The two-stroke cycle differs from the four-stroke cycle by having only two strokes instead of four.

A typical simple two-stroke engine contains a piston whose face is shaped, an exhaust port on one side of the cylinder, and an intake port on the other side. The piston opens the exhaust port first, then sucks air-fuel mixture (the fuel normally has some oil mixed in) through the intake port, the exhaust port not allowing any air in by means of a valve. It then compresses the mixture and a spark plug ignites it.

There are more elaborate possible two-stroke engine configurations, but these often have enough complications that they do not outperform comparable four-stroke engines.

Two stroke engines mix lubricant with their fuel (either manually at refueling or by injecting oil into the fuel stream) rather than an independent lubrication system as is used in four-stroke designs. The lubricant is subsequently burned.

The very smallest engines are usually two-stroke engines. They are often used in lawnmowers and mopeds. They are also standard in outboard motors, high-performance, small-capacity motorcycles, and hand-held motorized garden appliances like chainsaws. In each application, they are popular because of their simple design (and consequent low cost) and very high power-to-weight ratios (because the engine has twice as many combustions per second as a four stroke engine revolving at the same speed). For handheld devices, they also have the advantage of working in any orientation, as there is no oil reservoir.

Two-stroke engines have several marked disadvantages that has largely precluded their use in automobiles and is reducing their prevalence in the above applications. Firstly, they require much more fuel than a comparably powerful four-stroke engine due to less efficient combustion. The burning oil, and the less efficient combustion, makes their exhaust far smellier and more damaging than a four-stroke engine, thus struggling to meet current emission control laws. They are perceived as noisier, partly due to the more penetrating high-frequency buzzing and partly due to the fact that muffling them reduces engine power far more than on a four-stroke engine (high-performance two-stroke engine exhausts are tuned by computing their resonant frequencies, essentially). Finally, they are considered less reliable and durable than four stroke engines.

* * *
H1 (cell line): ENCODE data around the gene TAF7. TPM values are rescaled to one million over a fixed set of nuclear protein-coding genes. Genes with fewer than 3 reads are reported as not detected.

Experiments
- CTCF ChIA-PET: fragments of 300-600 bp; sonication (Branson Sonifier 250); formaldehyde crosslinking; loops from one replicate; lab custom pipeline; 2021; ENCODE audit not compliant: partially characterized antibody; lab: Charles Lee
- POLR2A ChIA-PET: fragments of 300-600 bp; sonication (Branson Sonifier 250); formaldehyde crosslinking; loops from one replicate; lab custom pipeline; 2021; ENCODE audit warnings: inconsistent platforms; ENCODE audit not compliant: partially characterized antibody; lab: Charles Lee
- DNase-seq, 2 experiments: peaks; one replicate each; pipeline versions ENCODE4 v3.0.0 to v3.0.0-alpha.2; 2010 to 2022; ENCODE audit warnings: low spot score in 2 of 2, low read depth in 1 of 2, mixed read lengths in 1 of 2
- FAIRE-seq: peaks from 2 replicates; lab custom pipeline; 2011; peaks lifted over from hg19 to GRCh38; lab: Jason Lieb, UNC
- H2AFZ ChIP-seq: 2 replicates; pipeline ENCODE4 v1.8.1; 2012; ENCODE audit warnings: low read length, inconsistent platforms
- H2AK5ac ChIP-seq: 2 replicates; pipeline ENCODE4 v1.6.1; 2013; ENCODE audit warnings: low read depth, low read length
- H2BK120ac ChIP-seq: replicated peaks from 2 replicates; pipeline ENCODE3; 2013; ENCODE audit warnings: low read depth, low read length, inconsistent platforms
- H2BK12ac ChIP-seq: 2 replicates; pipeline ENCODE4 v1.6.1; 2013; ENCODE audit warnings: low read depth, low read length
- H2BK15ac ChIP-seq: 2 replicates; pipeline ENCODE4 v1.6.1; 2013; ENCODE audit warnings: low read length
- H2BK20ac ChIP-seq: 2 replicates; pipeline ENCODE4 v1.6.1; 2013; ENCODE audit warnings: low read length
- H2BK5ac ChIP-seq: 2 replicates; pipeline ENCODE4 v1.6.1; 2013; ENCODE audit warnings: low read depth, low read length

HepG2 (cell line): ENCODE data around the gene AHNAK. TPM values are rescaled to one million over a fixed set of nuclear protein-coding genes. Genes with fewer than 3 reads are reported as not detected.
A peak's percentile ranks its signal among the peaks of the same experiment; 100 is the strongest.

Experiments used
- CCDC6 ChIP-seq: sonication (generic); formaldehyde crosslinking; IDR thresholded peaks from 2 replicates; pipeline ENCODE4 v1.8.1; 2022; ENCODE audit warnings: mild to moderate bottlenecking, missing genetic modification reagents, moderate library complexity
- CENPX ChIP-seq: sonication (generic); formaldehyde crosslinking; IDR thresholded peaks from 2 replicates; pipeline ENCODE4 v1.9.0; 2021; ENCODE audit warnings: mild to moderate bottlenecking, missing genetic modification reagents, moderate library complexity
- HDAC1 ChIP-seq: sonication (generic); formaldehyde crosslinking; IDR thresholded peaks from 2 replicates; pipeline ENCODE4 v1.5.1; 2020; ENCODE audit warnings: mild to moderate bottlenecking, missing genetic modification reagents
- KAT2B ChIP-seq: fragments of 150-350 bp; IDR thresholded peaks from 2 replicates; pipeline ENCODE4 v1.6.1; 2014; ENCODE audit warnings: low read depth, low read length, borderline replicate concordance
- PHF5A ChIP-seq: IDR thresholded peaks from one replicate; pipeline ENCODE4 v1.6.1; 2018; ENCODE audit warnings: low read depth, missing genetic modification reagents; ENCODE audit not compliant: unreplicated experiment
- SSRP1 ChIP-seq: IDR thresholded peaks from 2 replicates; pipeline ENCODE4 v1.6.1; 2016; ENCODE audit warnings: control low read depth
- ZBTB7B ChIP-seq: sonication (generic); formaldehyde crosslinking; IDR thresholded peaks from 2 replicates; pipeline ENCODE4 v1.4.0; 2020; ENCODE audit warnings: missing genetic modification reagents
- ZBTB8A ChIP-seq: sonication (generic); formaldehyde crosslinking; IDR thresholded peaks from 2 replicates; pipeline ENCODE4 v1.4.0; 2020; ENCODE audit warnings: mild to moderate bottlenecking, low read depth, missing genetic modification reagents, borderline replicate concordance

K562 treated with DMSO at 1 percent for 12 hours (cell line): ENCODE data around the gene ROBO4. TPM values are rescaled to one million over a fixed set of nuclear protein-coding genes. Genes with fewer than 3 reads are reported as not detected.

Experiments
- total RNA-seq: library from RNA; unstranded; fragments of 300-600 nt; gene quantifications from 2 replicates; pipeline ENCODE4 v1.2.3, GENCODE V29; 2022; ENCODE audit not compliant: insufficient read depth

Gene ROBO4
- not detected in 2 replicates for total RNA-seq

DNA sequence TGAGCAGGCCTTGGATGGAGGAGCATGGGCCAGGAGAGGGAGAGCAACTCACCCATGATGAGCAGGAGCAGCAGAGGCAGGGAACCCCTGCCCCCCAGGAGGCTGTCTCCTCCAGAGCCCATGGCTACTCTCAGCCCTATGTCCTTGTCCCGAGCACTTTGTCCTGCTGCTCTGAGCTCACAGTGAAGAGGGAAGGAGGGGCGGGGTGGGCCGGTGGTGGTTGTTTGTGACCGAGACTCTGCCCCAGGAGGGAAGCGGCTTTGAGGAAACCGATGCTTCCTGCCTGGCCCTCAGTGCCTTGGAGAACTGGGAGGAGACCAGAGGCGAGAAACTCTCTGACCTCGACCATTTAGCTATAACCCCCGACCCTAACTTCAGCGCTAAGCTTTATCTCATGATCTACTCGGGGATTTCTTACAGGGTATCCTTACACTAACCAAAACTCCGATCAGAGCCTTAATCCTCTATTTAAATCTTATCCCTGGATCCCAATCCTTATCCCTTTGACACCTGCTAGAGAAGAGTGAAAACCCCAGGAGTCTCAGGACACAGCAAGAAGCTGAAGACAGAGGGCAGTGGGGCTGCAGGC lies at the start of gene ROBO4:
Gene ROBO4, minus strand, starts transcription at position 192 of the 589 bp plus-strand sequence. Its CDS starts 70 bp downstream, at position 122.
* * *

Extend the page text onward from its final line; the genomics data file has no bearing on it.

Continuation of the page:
New two-stroke designs rely on electronically-controlled fuel injection, oil injection and other design tweaks to reduce pollution and increase fuel efficiency. However, such systems increase the cost of the engines to the point that for small systems simple four-stroke engines are most cost-effective.

Two-stroke Diesel engines

A two-stroke cycle is also used on many large diesel engines. These differ from the simple two-stroke cycle described above in that they have normal intake and exhaust valves in the cylinder head, like a four-stroke engine. In these engines, the two-stroke cycle is used to improve power-to-weight ratio and/or reduce the engine speed to increase reliability.

The simpler stroke in the diesel two-stroke cycle is the compression stroke; both valves are closed, and the rising piston compresses the air, heating it. At the top of the stroke, diesel fuel is injected into the cylinder, where it ignites and burns. The hot, high pressure gases produced by the combustion push against the piston as it descends in the initial part of the second stroke, delivering power. At this point, both valves are still closed. When the piston nears the bottom of the stroke, the exhaust valve opens, and the exhaust gases, still under pressure, rush out. The intake valve then opens. Air under pressure rushes into the cylinder, blowing out the remainder of the exhaust gases. The exhaust valve closes at that point, and shortly after that, and at about bottom dead center, so does the intake valve.

The diesel two-stroke requires forced induction - the intake air must be under pressure, since the engine does not have an induction stroke and cannot suck the air in by itself. A low-pressure supercharger (blower) is needed at minimum, but many are turbocharged.

The diesel two-stroke lacks the inefficiency and pollution problems of the gasoline two-stroke, since no unburned fuel, only air, can get blown out of the exhaust valve before it closes.

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